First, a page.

7 Ways to Improve Your Website's Security

By: JT Gabriel  | 12/12/2018


Maintaining proper website security is at the top of every developer's To Do list. You might be thinking, "Why would anyone want to hack my little site?", but you'd be surprised to learn that websites are compromised all the time. Here are seven simple tips to help keep your website secure.

 

1. Use SSL encryption

Make sure your website has an SSL certificate, and that all requests to your website are redirected to HTTPS. SSL certificates encrypt all data between the client and the server.

Sometimes, websites have an SSL certificate, but the website can still be accessed over an unencrypted HTTP. It's important to have a redirect set up to make all requests secure. Google Chrome and other browsers now warn the user that the website is not secure if the website has any data input fields and does not have an SSL certificate. You can purchase SSL certificates from numerous Certificate Authorities, but there are also free options available.

 

2. Passwords

If your website supports authentication, make sure that you have a strong password policy. An ideal password should be complex to protect against brute force attacks. Require all passwords to have a combination of upper and lower case letters, numbers and special characters.

After a certain number of invalid login attempts, it is a good idea to lock the user account. This limits the number of attempts a hacker has at guessing a password. Be sure that all passwords are hashed and never stored as plain text.
 

3. Validation

Ensure all data submitted through your website is validated. Validation can be performed in the client’s browser via JavaScript, and on the server once the data is submitted. Client validation provides a better experience with instant warnings and validation messages, but can be easily bypassed. That's why it is important that the same validation is performed on the server before the data saved.

If your website allows users to upload files, make sure to validate the type of file with a whitelist of allowed file types. The website should have a limit for file size as well as the length of the filename. We also recommend you scan any uploaded viruses with antivirus software.
 

4. Permissions

Audit your website’s permissions and active user accounts on a regular basis. It is important to take time to plan out who needs what permissions to do certain tasks. Not every user should require the same level of access. The more people that have access, the more vulnerabilities exist. Inactive user accounts should be disabled or deleted.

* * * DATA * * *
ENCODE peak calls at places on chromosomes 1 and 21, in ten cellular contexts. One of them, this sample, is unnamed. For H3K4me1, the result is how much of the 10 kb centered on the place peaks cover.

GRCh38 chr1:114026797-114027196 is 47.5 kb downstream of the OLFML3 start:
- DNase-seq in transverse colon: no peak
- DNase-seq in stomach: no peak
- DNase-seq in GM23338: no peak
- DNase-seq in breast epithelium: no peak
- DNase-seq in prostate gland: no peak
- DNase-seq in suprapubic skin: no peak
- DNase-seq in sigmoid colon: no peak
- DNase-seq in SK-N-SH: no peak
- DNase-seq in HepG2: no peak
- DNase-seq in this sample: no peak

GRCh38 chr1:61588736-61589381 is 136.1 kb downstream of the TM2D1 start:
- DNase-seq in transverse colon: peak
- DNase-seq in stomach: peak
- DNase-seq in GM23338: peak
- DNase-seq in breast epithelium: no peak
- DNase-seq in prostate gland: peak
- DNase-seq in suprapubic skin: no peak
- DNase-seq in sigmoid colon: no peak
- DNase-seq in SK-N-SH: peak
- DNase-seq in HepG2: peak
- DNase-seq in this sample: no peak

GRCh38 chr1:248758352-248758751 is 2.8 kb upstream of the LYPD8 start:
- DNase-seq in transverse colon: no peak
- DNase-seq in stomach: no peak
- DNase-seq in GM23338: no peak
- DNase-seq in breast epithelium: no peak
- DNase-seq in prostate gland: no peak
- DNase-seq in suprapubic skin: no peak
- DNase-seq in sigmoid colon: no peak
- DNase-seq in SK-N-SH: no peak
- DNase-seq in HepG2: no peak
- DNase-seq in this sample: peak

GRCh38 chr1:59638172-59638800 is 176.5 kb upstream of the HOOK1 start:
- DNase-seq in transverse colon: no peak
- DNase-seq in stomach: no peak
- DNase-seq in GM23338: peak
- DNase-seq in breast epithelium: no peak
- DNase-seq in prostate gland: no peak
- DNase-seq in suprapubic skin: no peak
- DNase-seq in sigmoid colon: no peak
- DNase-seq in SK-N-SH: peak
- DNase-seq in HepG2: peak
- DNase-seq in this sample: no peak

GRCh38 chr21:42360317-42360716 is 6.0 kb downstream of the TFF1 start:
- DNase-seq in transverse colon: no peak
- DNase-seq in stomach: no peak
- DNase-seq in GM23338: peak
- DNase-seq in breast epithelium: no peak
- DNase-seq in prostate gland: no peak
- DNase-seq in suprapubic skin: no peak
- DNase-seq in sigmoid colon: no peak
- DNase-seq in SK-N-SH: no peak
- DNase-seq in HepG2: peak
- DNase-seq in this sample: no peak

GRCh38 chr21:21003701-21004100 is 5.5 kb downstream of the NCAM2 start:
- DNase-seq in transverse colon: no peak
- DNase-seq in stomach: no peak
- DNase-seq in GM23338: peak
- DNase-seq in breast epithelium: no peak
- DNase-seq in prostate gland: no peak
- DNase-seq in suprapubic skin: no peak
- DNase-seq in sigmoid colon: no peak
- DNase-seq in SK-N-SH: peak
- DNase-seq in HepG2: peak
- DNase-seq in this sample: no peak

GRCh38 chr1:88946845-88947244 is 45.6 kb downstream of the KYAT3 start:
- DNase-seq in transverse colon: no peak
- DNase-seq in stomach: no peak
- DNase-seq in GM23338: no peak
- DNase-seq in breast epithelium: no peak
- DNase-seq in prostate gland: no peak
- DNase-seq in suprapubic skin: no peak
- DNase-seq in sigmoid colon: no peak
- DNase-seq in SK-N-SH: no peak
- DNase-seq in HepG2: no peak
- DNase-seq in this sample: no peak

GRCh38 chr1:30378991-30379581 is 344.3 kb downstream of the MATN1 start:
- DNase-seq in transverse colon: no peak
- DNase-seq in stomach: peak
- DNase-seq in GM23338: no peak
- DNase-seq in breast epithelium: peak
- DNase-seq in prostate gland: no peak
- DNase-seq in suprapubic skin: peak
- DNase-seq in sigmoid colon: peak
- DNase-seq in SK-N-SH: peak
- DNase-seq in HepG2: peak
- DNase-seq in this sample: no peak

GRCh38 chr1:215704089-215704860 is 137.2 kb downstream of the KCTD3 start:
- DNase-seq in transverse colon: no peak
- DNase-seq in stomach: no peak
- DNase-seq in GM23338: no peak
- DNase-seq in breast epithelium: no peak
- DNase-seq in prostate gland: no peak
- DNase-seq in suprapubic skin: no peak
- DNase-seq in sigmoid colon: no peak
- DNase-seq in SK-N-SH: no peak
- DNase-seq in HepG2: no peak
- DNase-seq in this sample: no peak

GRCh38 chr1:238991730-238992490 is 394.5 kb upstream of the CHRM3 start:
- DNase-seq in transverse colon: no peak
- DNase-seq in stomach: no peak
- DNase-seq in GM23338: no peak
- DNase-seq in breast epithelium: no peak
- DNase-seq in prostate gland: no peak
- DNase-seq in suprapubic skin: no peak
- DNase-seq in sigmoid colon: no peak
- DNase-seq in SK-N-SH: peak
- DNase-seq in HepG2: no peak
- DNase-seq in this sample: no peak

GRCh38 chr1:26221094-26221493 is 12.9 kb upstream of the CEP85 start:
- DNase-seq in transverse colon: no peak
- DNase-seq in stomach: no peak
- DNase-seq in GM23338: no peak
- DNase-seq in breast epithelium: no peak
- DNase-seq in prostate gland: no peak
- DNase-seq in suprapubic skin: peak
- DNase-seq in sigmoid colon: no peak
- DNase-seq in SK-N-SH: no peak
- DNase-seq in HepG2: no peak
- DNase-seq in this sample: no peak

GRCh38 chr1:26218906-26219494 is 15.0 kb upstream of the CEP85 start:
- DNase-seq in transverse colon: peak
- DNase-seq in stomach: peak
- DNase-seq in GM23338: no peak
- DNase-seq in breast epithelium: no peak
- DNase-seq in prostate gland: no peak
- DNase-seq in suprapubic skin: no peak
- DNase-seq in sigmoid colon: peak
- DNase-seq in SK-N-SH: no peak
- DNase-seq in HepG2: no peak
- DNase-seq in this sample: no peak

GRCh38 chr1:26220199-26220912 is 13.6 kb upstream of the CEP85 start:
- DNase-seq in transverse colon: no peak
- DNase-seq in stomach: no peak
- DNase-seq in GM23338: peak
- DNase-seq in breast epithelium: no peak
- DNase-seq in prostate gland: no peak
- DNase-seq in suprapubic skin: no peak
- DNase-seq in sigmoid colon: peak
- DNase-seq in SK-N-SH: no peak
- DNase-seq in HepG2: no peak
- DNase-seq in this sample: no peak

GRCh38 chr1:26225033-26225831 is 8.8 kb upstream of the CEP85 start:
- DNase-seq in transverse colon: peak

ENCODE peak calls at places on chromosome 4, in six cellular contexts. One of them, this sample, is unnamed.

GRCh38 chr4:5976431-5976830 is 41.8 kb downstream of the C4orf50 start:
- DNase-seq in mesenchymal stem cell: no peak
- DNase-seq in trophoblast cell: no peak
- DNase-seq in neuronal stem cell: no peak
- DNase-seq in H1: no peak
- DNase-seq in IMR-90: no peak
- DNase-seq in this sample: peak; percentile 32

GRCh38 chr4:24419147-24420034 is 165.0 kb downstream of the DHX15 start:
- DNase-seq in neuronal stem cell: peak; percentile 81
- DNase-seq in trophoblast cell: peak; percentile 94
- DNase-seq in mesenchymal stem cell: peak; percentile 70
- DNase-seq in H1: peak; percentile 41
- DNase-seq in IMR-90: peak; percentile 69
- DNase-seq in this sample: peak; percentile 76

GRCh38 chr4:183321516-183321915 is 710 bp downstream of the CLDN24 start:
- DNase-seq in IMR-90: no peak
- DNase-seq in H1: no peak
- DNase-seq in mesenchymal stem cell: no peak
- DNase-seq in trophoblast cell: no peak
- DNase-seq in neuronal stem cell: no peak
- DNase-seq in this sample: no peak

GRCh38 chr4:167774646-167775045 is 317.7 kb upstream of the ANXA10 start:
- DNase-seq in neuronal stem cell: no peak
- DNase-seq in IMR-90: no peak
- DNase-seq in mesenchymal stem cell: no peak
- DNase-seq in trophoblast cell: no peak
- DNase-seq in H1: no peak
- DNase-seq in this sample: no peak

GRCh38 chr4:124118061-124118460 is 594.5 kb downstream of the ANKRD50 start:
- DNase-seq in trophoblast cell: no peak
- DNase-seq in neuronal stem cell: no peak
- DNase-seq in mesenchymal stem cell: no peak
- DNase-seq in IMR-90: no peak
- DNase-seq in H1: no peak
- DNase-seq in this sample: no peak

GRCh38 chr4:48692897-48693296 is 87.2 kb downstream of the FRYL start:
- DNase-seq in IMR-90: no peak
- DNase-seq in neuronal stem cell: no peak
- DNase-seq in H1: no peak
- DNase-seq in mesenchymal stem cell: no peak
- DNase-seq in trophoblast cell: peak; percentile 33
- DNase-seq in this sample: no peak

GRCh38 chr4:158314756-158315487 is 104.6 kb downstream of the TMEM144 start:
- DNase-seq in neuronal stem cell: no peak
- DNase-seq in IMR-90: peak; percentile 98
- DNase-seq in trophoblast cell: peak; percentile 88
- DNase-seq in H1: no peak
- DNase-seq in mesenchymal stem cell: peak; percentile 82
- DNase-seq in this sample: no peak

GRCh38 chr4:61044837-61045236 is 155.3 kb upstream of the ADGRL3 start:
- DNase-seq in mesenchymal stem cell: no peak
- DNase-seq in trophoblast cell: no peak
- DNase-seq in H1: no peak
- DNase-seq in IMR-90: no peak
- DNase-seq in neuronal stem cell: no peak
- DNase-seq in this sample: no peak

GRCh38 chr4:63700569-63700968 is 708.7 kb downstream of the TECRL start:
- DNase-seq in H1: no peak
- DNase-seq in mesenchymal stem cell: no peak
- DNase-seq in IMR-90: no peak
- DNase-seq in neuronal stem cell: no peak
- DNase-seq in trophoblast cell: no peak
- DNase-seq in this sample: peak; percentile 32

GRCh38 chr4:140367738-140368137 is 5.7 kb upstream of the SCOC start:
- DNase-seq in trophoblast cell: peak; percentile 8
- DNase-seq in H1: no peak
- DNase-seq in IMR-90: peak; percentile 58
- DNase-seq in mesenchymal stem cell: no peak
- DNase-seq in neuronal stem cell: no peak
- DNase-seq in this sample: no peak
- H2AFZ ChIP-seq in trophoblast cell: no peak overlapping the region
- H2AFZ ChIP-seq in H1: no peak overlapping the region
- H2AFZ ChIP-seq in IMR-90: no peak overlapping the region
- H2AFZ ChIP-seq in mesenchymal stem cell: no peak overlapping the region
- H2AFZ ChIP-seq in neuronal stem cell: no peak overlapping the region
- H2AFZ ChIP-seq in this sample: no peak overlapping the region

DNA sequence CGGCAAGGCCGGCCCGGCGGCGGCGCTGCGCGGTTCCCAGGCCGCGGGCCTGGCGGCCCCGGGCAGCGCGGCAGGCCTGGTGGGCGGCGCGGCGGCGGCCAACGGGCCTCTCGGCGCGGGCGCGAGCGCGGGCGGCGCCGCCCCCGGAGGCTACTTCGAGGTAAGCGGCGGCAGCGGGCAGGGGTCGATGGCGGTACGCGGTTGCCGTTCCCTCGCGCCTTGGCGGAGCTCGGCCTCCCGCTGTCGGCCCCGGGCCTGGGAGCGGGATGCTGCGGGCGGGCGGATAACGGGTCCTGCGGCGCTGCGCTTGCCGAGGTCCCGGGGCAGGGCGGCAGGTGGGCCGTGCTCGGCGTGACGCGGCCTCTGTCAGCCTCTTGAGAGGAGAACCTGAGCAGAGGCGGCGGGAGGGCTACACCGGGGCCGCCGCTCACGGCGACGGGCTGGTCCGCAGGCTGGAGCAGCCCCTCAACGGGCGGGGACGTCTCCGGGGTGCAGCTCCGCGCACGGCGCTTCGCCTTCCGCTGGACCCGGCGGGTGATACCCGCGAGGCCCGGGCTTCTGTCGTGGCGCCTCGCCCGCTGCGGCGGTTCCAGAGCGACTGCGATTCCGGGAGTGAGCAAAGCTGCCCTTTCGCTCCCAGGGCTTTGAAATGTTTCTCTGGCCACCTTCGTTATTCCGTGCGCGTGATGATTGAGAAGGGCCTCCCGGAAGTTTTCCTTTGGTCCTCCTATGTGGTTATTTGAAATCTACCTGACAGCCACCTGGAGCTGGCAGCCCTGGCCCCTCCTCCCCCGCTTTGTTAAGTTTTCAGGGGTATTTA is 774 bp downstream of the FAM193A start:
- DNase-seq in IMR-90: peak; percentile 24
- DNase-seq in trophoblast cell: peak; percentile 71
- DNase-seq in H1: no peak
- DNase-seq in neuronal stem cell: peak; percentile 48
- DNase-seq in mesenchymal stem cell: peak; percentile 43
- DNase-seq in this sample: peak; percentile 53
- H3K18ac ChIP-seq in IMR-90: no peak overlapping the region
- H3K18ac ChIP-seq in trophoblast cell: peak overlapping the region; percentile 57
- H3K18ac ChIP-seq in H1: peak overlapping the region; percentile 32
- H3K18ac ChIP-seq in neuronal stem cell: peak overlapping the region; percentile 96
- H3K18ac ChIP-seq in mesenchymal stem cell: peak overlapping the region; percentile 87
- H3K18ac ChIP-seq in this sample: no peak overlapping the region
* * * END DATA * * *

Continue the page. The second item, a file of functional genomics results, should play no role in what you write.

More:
5. Software

It is important to keep your website’s software and servers updated on a regular basis. Software companies release hotfixes and patches regularly to address known issues.

Information on security fixes are not often in the public release notes, but can usually be found if you have a support contract or subscription. Publicizing this information would notify hackers that a vulnerability existed in previous versions of the software. Hackers are usually quick to act on known vulnerabilities before they are patched.
 

6. Cookies

Make sure that all important cookies that your website uses are secure. HTTP-only is a flag placed on cookies which only allows the web server to view and modify the data stored in the cookie. This prevents JavaScript from changing or viewing the cookies. Also configure the cookies to require SSL, so any data contained in the cookie is encrypted on the way between the client and the server.
 

7. Simple Error Messages

Make sure your website doesn’t give away too much information with its error messages. For example, on your website’s login form, don’t tell the user that the entered username doesn’t exist, or that just the password is incorrect. A simple warning that the entered username and password combination is invalid should be sufficient. Set up a generic error page to capture all unexpected errors, and never let the user see the exception details or the stack trace.
 

Following these relatively simple rules will help make your website safe from hackers. While nothing is foolproof, being aware of potential threats will allow you to be more vigilant when it comes to your website security. And lowering your risk is half the battle. 

Was there anything we forgot? Sound off in the comments below!

 


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